Did Pilots Forget How to Fly?

Loss of Recency Hitting Airlines | Henry Carus and Associates

The lengthy COVID-19 lockdown has impacted individuals and society as a whole in many unexpected ways. As we emerge from our homes and return to our daily lives, many people are having trouble with tasks that were once routine.

After the Victoria lockdown was lifted, we noted an increase in road accidents stemming from drivers essentially forgetting how to operate motor vehicles safely. Now, perhaps an even more alarming trend is emerging in the skies.

An internal memo at Qantas reveals that pilots for the airline are making more mistakes and taking longer to complete routine procedures. The Sydney Morning Herald reports that these errors are directly attributable to the decline in air travel, which has left many pilots grounded for more than a year.

What Errors Are Pilots Making?

The Qantas memo cited a rise in a number of different mistakes among pilots – most occurring when the aeroplane was on the ground.

These include:

  • Switches in the cockpit being set to the wrong position
  • Leaving the park brake on while commencing takeoff
  • Misreading instruments (ex: mistaking the altimeter for the airspeed indicator)
  • Errors in exterior inspection
  • Loss of situational awareness
  • Unstabilised approaches

These and other errors are not limited to pilots. For example, a flight out of Sydney in June 2021 was unable to retract its landing gear because two downlock pins were left in the mechanism by the ground crew.

Overall, the incidence of mistakes in the airline industry is caused by a loss of recency. Recency refers to recent flight experience. When pilots haven’t flown for a long time, they are more likely to forget important aspects of operating a plane.

What Does the Increase in Pilot Errors Mean for Passengers?

Out-of-practise pilots aren’t the only ones committing errors. The prevalence of failures is likely to include all of those involved in flights, from mechanics to flight attendants.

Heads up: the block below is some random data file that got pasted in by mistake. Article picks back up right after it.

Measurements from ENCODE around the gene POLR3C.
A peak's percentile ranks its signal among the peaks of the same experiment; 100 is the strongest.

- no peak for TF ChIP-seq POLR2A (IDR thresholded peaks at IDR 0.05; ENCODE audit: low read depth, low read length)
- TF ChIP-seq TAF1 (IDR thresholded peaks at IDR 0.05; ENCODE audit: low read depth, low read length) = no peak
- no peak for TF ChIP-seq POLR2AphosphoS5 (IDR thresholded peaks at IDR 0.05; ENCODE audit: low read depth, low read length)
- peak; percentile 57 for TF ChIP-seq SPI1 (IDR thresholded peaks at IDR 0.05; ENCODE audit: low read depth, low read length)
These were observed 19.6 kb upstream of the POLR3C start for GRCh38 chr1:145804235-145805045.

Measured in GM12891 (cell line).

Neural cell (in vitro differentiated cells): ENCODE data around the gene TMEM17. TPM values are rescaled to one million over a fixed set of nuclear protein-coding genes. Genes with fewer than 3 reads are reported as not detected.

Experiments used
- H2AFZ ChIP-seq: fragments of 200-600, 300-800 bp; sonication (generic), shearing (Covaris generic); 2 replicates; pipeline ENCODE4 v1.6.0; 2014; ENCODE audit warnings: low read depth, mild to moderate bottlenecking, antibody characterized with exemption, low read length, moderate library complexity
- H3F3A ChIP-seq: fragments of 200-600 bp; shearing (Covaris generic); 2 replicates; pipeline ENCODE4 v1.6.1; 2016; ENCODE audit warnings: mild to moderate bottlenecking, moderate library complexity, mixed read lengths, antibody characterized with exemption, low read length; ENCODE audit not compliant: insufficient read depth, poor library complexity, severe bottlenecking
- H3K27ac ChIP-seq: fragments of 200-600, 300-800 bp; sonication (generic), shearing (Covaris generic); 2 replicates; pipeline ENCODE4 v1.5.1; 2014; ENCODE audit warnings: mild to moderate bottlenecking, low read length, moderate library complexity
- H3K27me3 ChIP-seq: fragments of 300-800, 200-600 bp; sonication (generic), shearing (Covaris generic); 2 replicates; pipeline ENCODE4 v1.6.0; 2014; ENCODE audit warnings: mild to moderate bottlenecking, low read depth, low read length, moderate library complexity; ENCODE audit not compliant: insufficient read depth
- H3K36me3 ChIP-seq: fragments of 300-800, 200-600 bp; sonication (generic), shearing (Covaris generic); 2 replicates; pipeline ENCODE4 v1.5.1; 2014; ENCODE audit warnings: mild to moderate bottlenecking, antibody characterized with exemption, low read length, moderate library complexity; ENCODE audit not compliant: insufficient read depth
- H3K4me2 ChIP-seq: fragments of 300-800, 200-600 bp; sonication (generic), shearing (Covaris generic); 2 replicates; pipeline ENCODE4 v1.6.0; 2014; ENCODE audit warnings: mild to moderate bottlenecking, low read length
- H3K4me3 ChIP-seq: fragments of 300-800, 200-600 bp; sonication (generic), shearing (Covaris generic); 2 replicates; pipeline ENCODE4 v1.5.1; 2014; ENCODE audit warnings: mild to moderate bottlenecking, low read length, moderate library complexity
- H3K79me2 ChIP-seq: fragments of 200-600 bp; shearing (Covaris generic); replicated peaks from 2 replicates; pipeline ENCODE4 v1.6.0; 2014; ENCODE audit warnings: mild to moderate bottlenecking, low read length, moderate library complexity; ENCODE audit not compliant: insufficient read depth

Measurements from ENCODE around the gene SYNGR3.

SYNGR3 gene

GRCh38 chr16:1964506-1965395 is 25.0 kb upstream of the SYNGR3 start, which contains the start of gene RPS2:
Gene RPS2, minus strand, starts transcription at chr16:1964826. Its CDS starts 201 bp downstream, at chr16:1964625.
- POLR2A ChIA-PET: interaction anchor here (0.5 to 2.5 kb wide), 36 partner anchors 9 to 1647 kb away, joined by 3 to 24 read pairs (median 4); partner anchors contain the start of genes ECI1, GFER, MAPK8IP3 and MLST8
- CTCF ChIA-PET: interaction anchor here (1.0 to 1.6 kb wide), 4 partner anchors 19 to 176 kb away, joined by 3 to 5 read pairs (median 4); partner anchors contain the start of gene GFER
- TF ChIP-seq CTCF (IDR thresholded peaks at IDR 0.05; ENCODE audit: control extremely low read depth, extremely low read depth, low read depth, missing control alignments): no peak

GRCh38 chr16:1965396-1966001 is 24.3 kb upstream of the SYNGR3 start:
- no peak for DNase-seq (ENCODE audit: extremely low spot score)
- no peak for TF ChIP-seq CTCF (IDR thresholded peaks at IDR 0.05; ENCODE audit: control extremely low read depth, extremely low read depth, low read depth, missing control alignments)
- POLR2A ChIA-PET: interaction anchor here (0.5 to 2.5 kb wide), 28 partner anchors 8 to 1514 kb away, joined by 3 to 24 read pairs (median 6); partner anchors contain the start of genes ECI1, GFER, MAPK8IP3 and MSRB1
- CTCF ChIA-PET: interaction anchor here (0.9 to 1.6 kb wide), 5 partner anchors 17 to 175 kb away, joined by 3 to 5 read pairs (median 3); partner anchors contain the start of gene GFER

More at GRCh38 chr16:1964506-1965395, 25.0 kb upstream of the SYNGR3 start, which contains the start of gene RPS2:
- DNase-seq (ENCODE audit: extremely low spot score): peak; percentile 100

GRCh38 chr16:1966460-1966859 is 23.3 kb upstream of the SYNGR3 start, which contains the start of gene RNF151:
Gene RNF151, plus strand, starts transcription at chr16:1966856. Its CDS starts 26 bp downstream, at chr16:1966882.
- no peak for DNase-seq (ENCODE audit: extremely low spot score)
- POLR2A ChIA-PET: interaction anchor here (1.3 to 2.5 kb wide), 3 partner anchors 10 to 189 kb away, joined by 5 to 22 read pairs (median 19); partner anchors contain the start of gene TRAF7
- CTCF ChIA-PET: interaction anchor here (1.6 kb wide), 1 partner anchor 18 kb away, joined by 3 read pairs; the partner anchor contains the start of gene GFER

Fortunately, the rash of mistakes has not resulted in a plane crash. However, even seemingly minor errors can result in in-flight injuries.

You might be able to lodge a claim against the airline if you suffer injury as a result of the following:

  • Baggage falling out of overhead bins
  • Falls caused by objects in the aisle or as a result of turbulence
  • Being thrown from your seat due to turbulence
  • Runaway food and beverage carts

It is crucial to consult a knowledgeable lawyer as soon as possible if you were hurt while flying. Airline injury compensation claims may be governed by Australia’s Civil Aviation (Carriers’ Liability) Act or one of several international conventions, and it is important to follow the correct legal procedures for lodging a claim.

Contact an Airline Injury Lawyer Today

Henry Carus + Associates are well-versed in the complexities of airline injury compensation claims. We are committed to protecting the rights of passengers and pursuing full recovery for their losses.

If you were injured while boarding or travelling on an aeroplane, You Deserve More. Our team will fully assess your current and future damages and make a strong claim on your behalf.

Please call Henry Carus + Associates at 03 9001 1318 today for a free, no-obligation consultation. Our airline injury lawyers serve clients in Melbourne and throughout VIC.

Public Accident Law
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